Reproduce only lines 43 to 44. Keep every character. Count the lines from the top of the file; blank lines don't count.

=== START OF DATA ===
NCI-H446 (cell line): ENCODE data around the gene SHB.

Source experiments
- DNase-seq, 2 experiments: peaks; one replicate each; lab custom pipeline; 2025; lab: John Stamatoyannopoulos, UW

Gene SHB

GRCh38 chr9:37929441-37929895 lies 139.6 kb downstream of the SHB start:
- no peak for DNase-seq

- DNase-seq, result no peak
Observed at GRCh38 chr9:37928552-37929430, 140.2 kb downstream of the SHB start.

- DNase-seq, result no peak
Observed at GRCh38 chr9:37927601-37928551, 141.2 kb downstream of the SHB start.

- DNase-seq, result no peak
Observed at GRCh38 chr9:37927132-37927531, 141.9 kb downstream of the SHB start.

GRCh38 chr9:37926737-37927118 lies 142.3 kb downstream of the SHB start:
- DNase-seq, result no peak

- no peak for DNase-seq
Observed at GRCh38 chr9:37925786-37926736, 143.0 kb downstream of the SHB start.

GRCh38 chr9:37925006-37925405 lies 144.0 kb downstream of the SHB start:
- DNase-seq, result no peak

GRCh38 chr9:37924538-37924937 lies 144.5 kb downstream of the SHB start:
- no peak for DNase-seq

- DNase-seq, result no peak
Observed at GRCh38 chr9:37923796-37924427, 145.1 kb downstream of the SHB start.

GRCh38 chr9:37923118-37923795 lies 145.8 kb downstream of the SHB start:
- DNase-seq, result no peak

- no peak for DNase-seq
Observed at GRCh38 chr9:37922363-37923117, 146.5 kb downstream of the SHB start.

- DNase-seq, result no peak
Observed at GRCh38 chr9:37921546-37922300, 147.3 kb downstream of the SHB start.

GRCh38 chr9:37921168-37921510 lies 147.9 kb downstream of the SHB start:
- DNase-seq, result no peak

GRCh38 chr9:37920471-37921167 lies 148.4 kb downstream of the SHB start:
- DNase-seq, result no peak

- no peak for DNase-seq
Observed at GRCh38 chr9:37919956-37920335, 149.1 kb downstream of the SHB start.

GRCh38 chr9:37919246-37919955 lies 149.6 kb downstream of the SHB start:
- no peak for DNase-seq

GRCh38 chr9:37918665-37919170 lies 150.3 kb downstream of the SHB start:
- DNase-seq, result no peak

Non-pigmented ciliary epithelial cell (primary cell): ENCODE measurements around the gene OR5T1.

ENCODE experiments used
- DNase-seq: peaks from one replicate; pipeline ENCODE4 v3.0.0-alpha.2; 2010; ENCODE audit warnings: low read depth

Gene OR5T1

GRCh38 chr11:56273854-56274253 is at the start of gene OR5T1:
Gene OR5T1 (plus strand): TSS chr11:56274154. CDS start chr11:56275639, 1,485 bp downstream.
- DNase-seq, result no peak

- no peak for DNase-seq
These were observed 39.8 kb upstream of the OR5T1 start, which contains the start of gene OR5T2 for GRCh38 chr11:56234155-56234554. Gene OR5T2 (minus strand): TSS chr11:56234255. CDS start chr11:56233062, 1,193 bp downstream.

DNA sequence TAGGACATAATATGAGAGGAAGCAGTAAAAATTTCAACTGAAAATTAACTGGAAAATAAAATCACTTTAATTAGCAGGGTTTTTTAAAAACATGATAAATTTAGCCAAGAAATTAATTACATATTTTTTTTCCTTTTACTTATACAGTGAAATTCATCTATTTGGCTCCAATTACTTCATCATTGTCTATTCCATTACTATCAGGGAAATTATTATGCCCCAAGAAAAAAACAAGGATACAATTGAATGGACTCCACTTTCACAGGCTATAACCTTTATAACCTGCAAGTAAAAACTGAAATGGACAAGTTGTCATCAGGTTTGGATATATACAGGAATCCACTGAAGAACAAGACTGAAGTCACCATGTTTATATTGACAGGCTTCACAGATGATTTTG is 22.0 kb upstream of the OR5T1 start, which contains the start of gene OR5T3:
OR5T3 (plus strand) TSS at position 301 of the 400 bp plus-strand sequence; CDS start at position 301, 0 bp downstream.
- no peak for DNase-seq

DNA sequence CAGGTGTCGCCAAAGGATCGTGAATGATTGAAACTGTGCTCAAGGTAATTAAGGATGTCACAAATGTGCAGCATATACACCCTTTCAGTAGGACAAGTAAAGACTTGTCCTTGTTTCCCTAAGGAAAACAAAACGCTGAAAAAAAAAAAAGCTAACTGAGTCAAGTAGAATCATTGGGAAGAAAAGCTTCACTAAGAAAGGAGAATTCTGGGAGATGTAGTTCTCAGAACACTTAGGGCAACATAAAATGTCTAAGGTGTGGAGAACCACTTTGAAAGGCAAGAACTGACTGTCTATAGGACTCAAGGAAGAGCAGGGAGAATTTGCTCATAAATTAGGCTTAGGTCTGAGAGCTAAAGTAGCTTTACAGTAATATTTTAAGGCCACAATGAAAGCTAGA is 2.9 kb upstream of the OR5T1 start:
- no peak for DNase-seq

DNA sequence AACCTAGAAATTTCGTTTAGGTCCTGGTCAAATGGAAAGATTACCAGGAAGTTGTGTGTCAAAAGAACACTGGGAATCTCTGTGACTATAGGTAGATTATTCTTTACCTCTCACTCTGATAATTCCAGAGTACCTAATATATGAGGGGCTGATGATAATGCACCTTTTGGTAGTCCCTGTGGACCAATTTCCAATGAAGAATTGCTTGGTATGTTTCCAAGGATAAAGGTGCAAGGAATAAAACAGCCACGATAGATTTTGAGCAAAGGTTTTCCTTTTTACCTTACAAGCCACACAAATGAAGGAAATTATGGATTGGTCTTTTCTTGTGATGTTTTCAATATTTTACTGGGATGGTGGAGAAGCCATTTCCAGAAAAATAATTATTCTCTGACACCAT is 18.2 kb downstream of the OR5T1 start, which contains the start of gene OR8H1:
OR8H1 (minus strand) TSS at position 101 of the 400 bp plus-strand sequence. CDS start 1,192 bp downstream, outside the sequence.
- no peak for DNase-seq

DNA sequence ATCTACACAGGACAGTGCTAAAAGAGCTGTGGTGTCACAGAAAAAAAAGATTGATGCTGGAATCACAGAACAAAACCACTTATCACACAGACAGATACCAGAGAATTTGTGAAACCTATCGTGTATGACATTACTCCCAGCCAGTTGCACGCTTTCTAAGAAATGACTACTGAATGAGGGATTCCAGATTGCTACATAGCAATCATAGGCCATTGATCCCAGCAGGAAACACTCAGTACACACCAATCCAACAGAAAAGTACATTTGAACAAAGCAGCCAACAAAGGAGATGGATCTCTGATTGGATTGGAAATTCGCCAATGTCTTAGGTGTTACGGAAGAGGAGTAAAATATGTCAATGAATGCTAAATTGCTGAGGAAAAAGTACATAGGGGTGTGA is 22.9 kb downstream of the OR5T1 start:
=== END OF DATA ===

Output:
GRCh38 chr11:56273854-56274253 is at the start of gene OR5T1:
Gene OR5T1 (plus strand): TSS chr11:56274154. CDS start chr11:56275639, 1,485 bp downstream.